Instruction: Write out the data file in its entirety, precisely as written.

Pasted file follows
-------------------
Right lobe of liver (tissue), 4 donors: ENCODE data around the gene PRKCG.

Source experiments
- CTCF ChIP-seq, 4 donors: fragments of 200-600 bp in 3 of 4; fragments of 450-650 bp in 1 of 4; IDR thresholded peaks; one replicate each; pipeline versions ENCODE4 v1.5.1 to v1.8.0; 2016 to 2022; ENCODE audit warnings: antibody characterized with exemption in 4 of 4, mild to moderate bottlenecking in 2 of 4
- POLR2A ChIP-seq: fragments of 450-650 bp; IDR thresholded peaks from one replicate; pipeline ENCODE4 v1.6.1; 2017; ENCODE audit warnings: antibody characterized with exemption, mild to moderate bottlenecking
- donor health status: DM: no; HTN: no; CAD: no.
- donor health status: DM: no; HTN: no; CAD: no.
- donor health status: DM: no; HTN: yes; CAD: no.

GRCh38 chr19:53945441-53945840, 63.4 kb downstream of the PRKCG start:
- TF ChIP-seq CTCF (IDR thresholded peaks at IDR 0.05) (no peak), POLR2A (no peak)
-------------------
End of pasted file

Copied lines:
Right lobe of liver (tissue), 4 donors: ENCODE data around the gene PRKCG.

Source experiments
- CTCF ChIP-seq, 4 donors: fragments of 200-600 bp in 3 of 4; fragments of 450-650 bp in 1 of 4; IDR thresholded peaks; one replicate each; pipeline versions ENCODE4 v1.5.1 to v1.8.0; 2016 to 2022; ENCODE audit warnings: antibody characterized with exemption in 4 of 4, mild to moderate bottlenecking in 2 of 4
- POLR2A ChIP-seq: fragments of 450-650 bp; IDR thresholded peaks from one replicate; pipeline ENCODE4 v1.6.1; 2017; ENCODE audit warnings: antibody characterized with exemption, mild to moderate bottlenecking
- donor health status: DM: no; HTN: no; CAD: no.
- donor health status: DM: no; HTN: no; CAD: no.
- donor health status: DM: no; HTN: yes; CAD: no.

GRCh38 chr19:53945441-53945840, 63.4 kb downstream of the PRKCG start:
- TF ChIP-seq CTCF (IDR thresholded peaks at IDR 0.05) (no peak), POLR2A (no peak)